In a previous post, I mentioned the brouhaha that erupted when Reagan told the California Negro Republican Assembly that, while he shared their moral abhorrence with racism, he nonetheless felt that the 1964 Civil Rights Acts represented "a bad piece of legislation."
Writing in March of '66, James Kilpatrick opined that Reagan might have been better served had he spent some time with the conservative group the Philadelphia Society who had taken up the issue of civil rights and civil rights legislation as it was being developed in the 1960s. They had concluded that:
…paradoxical as it may seem, the existence of racial prejudice as a force in the market is not necessarily bad for the Negro, provided this one important thing – that the market is a free market. For prejudice is not a uniform condition…Some employers and merchants would not discriminate at all. Others would discriminate in every conceivable way.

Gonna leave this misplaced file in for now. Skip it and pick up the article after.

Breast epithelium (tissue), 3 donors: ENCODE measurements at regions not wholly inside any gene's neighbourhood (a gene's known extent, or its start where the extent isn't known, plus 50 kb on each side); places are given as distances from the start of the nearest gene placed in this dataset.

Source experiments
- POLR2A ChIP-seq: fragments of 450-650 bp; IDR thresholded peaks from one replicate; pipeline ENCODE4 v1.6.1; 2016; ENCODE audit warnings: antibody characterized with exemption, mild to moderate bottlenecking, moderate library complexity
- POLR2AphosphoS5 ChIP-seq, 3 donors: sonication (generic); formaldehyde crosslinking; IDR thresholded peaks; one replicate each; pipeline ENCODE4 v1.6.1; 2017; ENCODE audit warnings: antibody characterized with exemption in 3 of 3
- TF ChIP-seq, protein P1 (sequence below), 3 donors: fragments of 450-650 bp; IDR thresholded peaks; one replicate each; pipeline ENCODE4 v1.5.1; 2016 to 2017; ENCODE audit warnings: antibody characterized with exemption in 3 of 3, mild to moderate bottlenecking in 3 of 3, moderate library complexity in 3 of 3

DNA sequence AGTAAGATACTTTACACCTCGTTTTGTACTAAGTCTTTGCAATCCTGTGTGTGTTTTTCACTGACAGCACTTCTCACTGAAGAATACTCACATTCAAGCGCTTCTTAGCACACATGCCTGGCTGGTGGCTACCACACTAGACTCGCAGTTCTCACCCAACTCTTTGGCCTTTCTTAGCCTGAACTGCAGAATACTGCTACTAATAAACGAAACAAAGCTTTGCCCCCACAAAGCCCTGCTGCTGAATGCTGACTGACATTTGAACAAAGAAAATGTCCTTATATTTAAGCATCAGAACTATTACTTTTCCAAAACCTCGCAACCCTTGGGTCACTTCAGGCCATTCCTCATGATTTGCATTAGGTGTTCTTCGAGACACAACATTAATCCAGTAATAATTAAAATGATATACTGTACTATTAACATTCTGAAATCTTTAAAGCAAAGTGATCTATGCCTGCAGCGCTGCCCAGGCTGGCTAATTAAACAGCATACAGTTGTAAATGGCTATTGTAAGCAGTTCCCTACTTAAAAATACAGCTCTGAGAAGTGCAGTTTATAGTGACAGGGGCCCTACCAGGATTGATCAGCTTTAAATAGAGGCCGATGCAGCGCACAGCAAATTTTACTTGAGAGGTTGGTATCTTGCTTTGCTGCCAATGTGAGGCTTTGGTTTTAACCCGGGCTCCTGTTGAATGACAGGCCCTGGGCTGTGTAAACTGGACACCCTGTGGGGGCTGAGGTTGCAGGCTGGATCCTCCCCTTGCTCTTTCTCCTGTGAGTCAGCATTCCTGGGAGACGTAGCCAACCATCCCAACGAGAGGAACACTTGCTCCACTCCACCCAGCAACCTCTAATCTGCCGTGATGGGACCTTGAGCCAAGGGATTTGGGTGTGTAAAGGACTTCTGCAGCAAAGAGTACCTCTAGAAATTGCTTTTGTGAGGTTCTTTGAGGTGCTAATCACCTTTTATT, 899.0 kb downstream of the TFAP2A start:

When discrimination is required by law, as in the old southern segregation statutes, the natural economic force of prejudice is artificially contained , and the consequences obviously are bad for the Negro. But the reverse is also true: When discrimination is prohibited by the law, as in the Civil Rights Act, the natural economic force of prejudice also is interfered with. Left alone, the market will impose its own price on the “high-prejudice” merchant, for the “low-prejudice” merchant and the Negro entrepreneur will fill the economic vacuum. But when society attempts to remove this penalty by passing a law, the result is simply this: Discrimination continues. But it doesn’t cost anything.